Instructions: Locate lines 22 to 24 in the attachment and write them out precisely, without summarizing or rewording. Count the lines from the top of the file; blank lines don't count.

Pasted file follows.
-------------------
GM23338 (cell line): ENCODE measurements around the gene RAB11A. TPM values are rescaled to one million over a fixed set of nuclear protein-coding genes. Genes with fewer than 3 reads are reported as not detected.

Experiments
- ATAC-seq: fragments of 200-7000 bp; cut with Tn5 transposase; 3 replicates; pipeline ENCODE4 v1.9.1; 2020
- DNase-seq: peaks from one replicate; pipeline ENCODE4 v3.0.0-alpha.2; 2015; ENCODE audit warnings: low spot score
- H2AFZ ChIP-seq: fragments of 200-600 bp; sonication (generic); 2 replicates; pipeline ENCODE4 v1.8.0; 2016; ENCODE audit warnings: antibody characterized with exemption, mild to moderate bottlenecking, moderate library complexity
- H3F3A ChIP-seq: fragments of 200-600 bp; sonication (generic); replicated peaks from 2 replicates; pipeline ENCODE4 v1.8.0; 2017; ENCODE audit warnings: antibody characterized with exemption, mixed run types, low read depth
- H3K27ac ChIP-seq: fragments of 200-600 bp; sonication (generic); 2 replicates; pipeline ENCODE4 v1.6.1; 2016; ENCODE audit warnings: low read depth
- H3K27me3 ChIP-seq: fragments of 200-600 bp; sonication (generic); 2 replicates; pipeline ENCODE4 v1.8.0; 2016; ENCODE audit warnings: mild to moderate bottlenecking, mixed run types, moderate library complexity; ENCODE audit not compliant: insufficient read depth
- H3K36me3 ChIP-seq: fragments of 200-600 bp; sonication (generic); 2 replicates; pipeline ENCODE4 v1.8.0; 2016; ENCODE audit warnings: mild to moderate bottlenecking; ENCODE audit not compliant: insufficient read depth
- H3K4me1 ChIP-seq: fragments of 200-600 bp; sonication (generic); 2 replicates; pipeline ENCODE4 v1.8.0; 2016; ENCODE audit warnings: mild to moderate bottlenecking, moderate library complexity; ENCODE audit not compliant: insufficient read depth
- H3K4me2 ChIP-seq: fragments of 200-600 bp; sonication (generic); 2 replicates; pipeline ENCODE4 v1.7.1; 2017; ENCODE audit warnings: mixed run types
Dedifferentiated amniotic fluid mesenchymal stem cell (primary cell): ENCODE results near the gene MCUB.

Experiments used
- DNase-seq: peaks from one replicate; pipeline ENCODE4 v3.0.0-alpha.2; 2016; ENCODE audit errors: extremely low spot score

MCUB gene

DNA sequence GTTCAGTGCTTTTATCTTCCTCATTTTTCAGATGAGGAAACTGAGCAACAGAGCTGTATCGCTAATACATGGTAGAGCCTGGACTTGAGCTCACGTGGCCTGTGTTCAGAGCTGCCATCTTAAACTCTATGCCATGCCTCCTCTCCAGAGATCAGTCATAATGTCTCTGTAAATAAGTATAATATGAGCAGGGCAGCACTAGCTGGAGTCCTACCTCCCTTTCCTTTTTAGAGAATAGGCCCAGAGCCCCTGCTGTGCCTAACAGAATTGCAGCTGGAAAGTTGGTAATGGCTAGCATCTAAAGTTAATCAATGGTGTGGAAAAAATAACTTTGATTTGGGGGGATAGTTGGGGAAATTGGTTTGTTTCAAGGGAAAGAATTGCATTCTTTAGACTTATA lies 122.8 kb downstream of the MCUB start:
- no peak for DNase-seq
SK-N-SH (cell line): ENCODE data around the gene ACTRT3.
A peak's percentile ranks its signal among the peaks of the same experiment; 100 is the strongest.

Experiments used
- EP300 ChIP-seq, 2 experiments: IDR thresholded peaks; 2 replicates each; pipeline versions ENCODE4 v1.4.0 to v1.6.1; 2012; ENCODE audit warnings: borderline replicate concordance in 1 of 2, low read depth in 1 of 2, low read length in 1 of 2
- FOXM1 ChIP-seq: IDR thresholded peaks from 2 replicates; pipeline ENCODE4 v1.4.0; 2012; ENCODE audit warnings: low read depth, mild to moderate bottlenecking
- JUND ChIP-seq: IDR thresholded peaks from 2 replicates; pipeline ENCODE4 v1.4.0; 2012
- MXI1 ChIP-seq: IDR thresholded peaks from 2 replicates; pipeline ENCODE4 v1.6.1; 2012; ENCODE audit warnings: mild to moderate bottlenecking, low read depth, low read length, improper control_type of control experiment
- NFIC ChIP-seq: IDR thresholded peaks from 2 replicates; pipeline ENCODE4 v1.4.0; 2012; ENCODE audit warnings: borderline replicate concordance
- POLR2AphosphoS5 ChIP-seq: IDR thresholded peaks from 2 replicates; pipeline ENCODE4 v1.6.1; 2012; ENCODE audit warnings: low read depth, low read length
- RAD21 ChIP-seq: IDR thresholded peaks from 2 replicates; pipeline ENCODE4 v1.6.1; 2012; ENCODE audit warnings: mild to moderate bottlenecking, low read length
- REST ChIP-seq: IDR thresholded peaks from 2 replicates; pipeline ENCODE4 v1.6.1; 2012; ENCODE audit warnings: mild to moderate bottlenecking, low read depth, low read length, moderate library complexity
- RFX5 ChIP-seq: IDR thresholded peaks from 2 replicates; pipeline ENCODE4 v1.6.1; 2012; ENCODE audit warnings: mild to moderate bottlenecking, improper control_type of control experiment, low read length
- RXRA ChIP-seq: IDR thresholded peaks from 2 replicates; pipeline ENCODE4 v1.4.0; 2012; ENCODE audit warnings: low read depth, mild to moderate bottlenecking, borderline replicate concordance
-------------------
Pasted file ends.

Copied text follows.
- FOXM1 ChIP-seq: IDR thresholded peaks from 2 replicates; pipeline ENCODE4 v1.4.0; 2012; ENCODE audit warnings: low read depth, mild to moderate bottlenecking
- JUND ChIP-seq: IDR thresholded peaks from 2 replicates; pipeline ENCODE4 v1.4.0; 2012
- MXI1 ChIP-seq: IDR thresholded peaks from 2 replicates; pipeline ENCODE4 v1.6.1; 2012; ENCODE audit warnings: mild to moderate bottlenecking, low read depth, low read length, improper control_type of control experiment